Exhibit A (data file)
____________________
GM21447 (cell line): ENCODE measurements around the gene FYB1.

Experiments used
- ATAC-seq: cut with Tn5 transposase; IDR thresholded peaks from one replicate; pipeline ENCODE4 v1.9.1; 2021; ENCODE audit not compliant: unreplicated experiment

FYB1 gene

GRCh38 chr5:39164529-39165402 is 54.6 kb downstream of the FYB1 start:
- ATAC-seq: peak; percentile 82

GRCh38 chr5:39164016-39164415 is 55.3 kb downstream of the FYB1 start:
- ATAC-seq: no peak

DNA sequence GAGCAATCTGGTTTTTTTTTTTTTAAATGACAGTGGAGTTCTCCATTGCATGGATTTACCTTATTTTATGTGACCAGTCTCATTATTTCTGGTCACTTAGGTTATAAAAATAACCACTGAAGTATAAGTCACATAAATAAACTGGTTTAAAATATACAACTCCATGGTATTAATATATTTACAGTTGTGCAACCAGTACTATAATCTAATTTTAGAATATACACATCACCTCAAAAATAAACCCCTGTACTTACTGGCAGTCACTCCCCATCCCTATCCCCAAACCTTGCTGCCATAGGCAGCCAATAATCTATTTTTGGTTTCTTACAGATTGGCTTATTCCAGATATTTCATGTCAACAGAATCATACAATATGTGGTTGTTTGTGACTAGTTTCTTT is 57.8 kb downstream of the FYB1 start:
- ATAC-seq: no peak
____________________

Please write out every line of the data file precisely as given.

GM21447 (cell line): ENCODE measurements around the gene FYB1.

Experiments used
- ATAC-seq: cut with Tn5 transposase; IDR thresholded peaks from one replicate; pipeline ENCODE4 v1.9.1; 2021; ENCODE audit not compliant: unreplicated experiment

FYB1 gene

GRCh38 chr5:39164529-39165402 is 54.6 kb downstream of the FYB1 start:
- ATAC-seq: peak; percentile 82

GRCh38 chr5:39164016-39164415 is 55.3 kb downstream of the FYB1 start:
- ATAC-seq: no peak

DNA sequence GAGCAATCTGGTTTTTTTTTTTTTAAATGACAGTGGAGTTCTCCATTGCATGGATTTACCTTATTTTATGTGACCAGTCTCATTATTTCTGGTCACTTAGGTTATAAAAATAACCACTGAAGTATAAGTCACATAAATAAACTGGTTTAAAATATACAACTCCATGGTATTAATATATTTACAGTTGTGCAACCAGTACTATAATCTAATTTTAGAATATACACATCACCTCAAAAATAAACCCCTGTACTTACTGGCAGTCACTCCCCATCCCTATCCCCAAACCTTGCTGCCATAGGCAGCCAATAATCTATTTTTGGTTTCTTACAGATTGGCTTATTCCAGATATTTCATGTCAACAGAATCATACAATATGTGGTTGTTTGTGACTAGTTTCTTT is 57.8 kb downstream of the FYB1 start:
- ATAC-seq: no peak